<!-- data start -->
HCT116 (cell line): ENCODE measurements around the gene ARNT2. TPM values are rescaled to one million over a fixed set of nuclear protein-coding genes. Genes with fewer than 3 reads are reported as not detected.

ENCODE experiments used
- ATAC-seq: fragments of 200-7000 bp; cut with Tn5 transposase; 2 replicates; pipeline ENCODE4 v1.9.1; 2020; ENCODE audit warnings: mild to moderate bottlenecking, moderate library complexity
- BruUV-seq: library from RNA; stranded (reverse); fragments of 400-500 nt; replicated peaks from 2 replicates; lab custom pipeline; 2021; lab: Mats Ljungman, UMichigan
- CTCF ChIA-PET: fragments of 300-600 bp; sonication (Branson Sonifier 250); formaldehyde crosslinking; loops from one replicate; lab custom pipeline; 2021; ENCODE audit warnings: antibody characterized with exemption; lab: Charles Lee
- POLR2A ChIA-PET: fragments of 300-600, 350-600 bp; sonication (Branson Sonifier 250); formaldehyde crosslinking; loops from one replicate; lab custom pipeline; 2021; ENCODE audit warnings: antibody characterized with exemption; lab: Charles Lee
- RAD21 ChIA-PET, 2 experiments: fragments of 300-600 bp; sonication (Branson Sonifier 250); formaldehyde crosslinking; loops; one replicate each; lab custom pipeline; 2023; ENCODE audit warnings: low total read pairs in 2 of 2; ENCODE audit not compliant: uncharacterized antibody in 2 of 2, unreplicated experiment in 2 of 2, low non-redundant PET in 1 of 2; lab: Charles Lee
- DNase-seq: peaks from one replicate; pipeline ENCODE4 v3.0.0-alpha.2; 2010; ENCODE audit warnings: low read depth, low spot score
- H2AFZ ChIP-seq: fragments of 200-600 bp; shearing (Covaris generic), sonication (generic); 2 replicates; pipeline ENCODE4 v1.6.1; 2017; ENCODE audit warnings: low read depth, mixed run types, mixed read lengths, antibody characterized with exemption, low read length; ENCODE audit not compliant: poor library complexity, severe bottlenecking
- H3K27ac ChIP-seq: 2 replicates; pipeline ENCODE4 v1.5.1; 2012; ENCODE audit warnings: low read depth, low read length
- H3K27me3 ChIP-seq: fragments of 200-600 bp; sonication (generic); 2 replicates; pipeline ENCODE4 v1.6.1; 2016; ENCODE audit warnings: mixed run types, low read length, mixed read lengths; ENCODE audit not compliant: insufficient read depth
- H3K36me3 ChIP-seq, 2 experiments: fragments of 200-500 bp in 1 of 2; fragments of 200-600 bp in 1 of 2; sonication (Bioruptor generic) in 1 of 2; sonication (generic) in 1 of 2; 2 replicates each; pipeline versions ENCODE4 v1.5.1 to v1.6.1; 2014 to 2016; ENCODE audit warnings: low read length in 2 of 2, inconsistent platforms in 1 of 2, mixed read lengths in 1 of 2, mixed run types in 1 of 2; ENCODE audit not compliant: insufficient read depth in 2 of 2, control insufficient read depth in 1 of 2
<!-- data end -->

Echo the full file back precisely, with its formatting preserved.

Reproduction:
HCT116 (cell line): ENCODE measurements around the gene ARNT2. TPM values are rescaled to one million over a fixed set of nuclear protein-coding genes. Genes with fewer than 3 reads are reported as not detected.

ENCODE experiments used
- ATAC-seq: fragments of 200-7000 bp; cut with Tn5 transposase; 2 replicates; pipeline ENCODE4 v1.9.1; 2020; ENCODE audit warnings: mild to moderate bottlenecking, moderate library complexity
- BruUV-seq: library from RNA; stranded (reverse); fragments of 400-500 nt; replicated peaks from 2 replicates; lab custom pipeline; 2021; lab: Mats Ljungman, UMichigan
- CTCF ChIA-PET: fragments of 300-600 bp; sonication (Branson Sonifier 250); formaldehyde crosslinking; loops from one replicate; lab custom pipeline; 2021; ENCODE audit warnings: antibody characterized with exemption; lab: Charles Lee
- POLR2A ChIA-PET: fragments of 300-600, 350-600 bp; sonication (Branson Sonifier 250); formaldehyde crosslinking; loops from one replicate; lab custom pipeline; 2021; ENCODE audit warnings: antibody characterized with exemption; lab: Charles Lee
- RAD21 ChIA-PET, 2 experiments: fragments of 300-600 bp; sonication (Branson Sonifier 250); formaldehyde crosslinking; loops; one replicate each; lab custom pipeline; 2023; ENCODE audit warnings: low total read pairs in 2 of 2; ENCODE audit not compliant: uncharacterized antibody in 2 of 2, unreplicated experiment in 2 of 2, low non-redundant PET in 1 of 2; lab: Charles Lee
- DNase-seq: peaks from one replicate; pipeline ENCODE4 v3.0.0-alpha.2; 2010; ENCODE audit warnings: low read depth, low spot score
- H2AFZ ChIP-seq: fragments of 200-600 bp; shearing (Covaris generic), sonication (generic); 2 replicates; pipeline ENCODE4 v1.6.1; 2017; ENCODE audit warnings: low read depth, mixed run types, mixed read lengths, antibody characterized with exemption, low read length; ENCODE audit not compliant: poor library complexity, severe bottlenecking
- H3K27ac ChIP-seq: 2 replicates; pipeline ENCODE4 v1.5.1; 2012; ENCODE audit warnings: low read depth, low read length
- H3K27me3 ChIP-seq: fragments of 200-600 bp; sonication (generic); 2 replicates; pipeline ENCODE4 v1.6.1; 2016; ENCODE audit warnings: mixed run types, low read length, mixed read lengths; ENCODE audit not compliant: insufficient read depth
- H3K36me3 ChIP-seq, 2 experiments: fragments of 200-500 bp in 1 of 2; fragments of 200-600 bp in 1 of 2; sonication (Bioruptor generic) in 1 of 2; sonication (generic) in 1 of 2; 2 replicates each; pipeline versions ENCODE4 v1.5.1 to v1.6.1; 2014 to 2016; ENCODE audit warnings: low read length in 2 of 2, inconsistent platforms in 1 of 2, mixed read lengths in 1 of 2, mixed run types in 1 of 2; ENCODE audit not compliant: insufficient read depth in 2 of 2, control insufficient read depth in 1 of 2